Note: This page covers information specific to Massachusetts. For general information concerning legal protections for anonymous speech see the Legal Protections for Anonymous Speech section of this guide.
It is not yet clear what standard applies in Massachusetts when a plaintiff seeks to subpoena an ISP for information about an anonymous poster's identity. The one relevant Massachusetts case, McMann v. Doe, 460 F.Supp.2d 259 (D. Mass. 2006), indicated a willingness to adopt a Cahill-like "summary judgment" standard, but this reasoning was not necessary to its decision. The case thus has uncertain value as precedent.McMann v. Doe, 460 F.Supp.2d 259 (D. Mass. 2006)
According to court documents in the litigation, an anonymous internet user created a website critical of Paul McMann, a Massachusetts real estate developer. The website allegedly contained a photograph of Mr. McMann, the statement that he "turned lives upside down," and a suggestion to "be afraid, be very afraid." The website announced that it would soon be updated with specific evidence of McMann's alleged misdealings. McMann filed suit in federal court in Massachusetts, claiming that the unknown website operator defamed him, violated his statutory and common law right of privacy, and infringed his common-law copyright. McMann sought to subpoena two ISPs to discover the identity of the website operator.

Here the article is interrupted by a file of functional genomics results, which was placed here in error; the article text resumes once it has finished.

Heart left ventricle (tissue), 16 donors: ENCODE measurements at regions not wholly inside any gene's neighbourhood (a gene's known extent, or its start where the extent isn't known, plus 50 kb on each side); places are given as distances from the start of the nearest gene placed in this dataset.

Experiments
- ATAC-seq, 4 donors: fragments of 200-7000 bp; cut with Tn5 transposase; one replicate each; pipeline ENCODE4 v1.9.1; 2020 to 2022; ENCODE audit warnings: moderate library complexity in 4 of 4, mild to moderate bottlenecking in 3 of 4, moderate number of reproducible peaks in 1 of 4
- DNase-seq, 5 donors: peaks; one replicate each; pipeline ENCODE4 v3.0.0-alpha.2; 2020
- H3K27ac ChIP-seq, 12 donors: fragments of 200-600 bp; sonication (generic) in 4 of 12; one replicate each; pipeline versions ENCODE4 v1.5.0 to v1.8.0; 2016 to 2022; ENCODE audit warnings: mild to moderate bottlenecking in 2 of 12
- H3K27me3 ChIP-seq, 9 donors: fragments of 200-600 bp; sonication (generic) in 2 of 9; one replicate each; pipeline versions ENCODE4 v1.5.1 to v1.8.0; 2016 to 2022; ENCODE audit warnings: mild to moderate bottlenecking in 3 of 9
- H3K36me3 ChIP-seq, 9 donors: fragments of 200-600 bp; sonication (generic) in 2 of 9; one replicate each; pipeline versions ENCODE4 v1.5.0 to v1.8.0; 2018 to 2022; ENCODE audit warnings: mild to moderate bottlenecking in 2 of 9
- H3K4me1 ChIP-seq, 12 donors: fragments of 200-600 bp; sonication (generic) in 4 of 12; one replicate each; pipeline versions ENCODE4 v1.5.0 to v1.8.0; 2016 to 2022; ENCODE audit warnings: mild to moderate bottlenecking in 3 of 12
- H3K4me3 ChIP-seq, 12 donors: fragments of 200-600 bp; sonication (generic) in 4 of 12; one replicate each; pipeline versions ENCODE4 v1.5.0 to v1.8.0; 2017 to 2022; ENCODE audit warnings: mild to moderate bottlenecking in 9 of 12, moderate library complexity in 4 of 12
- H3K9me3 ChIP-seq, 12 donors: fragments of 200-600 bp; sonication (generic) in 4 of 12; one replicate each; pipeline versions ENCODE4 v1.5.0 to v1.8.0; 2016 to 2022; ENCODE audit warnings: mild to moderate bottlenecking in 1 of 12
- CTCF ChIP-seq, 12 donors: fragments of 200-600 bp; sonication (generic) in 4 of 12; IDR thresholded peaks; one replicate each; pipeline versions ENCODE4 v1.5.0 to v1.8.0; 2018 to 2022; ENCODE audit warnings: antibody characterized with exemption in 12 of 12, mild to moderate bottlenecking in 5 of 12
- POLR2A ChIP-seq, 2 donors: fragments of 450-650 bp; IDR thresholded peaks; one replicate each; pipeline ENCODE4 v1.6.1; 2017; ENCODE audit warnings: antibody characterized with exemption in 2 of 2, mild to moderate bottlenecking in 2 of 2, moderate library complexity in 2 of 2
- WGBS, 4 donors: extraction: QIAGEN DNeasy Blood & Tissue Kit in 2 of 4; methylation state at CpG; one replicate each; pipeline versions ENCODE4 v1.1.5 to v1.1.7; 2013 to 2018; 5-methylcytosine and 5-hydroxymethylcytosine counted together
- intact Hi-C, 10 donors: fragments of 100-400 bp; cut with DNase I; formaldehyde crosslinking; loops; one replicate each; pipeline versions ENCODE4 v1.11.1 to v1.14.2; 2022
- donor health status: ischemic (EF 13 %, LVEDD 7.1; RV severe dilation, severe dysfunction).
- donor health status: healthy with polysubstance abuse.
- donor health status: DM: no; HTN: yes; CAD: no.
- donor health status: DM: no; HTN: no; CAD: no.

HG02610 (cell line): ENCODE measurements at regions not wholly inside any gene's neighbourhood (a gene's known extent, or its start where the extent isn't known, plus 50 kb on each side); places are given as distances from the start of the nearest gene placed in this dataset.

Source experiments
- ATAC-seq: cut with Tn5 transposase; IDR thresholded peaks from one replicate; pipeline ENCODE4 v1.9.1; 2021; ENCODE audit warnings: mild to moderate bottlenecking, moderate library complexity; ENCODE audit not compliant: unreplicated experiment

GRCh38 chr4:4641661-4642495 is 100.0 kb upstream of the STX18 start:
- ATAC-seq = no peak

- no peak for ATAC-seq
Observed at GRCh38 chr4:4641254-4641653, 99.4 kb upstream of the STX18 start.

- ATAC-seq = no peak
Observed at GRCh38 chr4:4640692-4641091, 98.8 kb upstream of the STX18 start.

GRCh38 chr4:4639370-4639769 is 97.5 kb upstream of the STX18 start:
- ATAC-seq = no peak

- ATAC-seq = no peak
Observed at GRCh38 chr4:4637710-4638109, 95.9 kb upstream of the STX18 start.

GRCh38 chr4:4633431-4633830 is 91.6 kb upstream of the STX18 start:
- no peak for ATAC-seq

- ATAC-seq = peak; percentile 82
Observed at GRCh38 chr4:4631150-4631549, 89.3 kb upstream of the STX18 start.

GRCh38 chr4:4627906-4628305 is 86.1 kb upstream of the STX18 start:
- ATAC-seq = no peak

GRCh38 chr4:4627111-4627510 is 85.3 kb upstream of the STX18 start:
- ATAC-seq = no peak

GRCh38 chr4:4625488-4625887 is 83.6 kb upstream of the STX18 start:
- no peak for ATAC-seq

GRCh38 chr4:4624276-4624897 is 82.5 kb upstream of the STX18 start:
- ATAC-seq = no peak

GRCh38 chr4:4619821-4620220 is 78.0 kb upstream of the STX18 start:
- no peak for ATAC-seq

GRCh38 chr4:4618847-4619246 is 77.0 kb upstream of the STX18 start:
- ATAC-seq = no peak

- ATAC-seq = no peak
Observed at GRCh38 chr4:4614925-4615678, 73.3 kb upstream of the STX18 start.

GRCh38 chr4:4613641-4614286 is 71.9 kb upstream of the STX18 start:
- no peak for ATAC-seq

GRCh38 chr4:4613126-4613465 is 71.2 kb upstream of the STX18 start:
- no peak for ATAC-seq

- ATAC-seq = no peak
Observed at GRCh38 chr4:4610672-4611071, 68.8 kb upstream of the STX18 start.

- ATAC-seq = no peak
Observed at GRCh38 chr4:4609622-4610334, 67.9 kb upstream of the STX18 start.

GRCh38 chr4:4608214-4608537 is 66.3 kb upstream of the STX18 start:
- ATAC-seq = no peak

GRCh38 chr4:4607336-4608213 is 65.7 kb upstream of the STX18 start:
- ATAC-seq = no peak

The federal court held that it lacked subject-matter jurisdiction over the case because McMann asserted only state-law claims and did not identify the citizenship of the anonymous defendant. Although this was sufficient to dispose of the case, the court stated alternative grounds for denying McMann's request for a subpoena and dismissing the case. The court indicated a willingness to follow Doe v. Cahill, 884 A.2d 451 (Del. 2005), in which the Delaware Supreme Court held that a plaintiff must bring forth evidence sufficient to survive a motion for "summary judgment" on those claims within its control before obtaining disclosure of an anonymous speaker's identity. (Surviving a motion for summary judgment means that a plaintiff must bring forth sufficient evidence to support its claim, such that the case would ordinarily go to trial, with certain limitations.)
The McMann court expressed some reservations about this standard, but ultimately determined that "it is reasonable to apply some sort of screen to the plaintiff's claim before authorizing the subpoena." The court determined that the plaintiff's claims failed under a summary judgment standard, but also under the more lenient "motion to dismiss" standard. (A motion to dismiss standard just looks at whether the allegations in the complaint are sufficient, without requiring any evidence.) This reasoning creates uncertainty as to whether the court applied a summary judgment or motion to dismiss standard. The court's holding on subject-matter jurisdiction further casts doubt on the precedential value of this ruling.